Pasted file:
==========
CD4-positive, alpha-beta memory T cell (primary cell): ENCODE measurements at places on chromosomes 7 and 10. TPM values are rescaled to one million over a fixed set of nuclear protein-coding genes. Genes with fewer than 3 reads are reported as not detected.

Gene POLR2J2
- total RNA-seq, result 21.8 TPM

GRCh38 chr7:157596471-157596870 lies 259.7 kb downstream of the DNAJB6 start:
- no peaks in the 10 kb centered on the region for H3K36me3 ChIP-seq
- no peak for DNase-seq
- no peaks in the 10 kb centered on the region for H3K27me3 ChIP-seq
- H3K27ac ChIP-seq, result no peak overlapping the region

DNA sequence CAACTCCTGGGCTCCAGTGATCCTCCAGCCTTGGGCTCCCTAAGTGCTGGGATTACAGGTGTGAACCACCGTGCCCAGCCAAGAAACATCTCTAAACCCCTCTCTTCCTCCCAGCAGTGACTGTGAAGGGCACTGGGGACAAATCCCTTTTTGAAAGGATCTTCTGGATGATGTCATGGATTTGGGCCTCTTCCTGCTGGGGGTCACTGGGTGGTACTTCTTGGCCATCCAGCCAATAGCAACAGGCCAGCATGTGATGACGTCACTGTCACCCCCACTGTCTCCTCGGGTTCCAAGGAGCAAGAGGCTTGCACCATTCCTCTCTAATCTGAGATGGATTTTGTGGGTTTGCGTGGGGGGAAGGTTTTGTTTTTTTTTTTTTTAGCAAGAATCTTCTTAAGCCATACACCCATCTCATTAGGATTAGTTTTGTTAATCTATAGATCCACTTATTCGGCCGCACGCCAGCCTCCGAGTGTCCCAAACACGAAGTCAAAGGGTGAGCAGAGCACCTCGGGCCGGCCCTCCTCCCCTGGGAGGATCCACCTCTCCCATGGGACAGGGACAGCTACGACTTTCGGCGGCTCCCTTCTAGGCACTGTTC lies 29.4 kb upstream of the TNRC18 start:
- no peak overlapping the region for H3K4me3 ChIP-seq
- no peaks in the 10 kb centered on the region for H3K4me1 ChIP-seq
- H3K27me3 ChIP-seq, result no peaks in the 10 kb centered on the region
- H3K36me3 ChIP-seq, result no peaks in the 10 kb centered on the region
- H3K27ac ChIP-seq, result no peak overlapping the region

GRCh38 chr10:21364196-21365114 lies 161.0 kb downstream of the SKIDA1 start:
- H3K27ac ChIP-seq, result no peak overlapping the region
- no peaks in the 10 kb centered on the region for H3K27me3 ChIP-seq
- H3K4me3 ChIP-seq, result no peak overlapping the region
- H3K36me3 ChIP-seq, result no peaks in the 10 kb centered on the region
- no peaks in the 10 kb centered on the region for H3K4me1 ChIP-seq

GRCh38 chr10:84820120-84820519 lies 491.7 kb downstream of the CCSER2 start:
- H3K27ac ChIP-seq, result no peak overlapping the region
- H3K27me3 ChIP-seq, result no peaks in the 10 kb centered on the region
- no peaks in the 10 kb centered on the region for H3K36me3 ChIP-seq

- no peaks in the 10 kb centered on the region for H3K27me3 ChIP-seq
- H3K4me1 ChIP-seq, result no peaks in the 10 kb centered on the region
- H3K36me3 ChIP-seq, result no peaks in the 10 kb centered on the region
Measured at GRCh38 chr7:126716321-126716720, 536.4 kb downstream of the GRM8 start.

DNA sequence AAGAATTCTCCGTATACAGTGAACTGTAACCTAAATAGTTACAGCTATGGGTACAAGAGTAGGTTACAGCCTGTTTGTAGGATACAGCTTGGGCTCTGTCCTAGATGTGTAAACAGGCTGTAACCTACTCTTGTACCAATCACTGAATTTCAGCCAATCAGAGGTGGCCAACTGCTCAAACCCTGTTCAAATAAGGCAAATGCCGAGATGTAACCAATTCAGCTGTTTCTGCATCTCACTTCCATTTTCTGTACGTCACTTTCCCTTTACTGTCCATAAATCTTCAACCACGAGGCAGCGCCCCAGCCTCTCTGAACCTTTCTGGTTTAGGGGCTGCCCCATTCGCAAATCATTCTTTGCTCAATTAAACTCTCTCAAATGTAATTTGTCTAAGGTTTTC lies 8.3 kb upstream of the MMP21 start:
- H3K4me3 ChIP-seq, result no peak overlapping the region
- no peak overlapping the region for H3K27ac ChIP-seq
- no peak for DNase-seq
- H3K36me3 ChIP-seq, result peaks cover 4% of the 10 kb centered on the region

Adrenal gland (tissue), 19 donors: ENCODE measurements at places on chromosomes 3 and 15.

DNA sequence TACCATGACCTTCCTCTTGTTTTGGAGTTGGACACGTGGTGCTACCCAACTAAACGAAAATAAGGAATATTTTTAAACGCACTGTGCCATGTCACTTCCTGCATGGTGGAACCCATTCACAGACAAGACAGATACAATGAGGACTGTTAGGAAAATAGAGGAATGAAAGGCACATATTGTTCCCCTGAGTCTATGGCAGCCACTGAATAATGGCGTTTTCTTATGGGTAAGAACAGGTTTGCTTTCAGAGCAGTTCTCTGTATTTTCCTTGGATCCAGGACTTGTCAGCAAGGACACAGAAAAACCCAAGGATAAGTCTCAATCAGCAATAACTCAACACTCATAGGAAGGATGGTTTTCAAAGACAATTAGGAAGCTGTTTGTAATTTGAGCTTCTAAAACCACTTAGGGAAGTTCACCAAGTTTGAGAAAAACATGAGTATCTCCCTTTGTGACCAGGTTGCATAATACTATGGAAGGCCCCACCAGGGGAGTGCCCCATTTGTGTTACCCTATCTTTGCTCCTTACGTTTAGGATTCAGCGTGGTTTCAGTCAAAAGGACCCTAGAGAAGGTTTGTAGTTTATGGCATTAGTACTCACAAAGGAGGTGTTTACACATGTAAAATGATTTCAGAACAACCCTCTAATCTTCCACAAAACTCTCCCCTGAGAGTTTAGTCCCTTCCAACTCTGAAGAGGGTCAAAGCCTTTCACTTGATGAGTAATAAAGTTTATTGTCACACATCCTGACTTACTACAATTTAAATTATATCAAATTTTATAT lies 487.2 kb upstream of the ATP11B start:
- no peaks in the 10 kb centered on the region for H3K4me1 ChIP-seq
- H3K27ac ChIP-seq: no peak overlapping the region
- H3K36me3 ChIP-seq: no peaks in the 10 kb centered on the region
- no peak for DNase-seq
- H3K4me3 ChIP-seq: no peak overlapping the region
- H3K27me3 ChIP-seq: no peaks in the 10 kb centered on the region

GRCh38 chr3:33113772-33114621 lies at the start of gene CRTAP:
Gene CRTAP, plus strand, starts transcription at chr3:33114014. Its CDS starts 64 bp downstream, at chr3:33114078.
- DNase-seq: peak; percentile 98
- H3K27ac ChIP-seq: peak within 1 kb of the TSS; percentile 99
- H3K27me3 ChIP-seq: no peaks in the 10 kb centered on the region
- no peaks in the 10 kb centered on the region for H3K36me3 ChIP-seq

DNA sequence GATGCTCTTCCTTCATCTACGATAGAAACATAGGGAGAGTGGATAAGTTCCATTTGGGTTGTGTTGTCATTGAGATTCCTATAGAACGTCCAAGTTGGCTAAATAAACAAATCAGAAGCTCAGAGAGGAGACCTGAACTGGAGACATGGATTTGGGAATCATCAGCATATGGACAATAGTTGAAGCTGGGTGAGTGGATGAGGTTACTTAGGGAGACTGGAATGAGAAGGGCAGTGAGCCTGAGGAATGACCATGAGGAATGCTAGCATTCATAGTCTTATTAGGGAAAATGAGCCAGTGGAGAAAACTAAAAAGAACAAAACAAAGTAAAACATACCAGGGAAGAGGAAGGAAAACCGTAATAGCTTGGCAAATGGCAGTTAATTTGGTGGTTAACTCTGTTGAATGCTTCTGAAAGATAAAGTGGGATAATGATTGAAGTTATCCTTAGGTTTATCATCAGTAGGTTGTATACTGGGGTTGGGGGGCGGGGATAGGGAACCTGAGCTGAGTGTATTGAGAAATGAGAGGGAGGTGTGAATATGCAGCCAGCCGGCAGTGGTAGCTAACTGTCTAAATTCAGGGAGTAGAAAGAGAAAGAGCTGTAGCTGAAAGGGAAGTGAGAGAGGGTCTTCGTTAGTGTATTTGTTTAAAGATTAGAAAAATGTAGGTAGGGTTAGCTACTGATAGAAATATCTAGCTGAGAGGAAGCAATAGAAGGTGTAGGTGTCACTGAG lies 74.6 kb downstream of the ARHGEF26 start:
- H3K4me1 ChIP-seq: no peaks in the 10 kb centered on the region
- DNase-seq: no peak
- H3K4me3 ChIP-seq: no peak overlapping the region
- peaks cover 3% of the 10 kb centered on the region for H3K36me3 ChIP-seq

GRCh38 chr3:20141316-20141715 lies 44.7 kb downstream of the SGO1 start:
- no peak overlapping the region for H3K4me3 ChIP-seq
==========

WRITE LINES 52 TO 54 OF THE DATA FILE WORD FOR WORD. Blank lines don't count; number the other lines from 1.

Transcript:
- peaks cover 3% of the 10 kb centered on the region for H3K36me3 ChIP-seq

GRCh38 chr3:20141316-20141715 lies 44.7 kb downstream of the SGO1 start:
- no peak overlapping the region for H3K4me3 ChIP-seq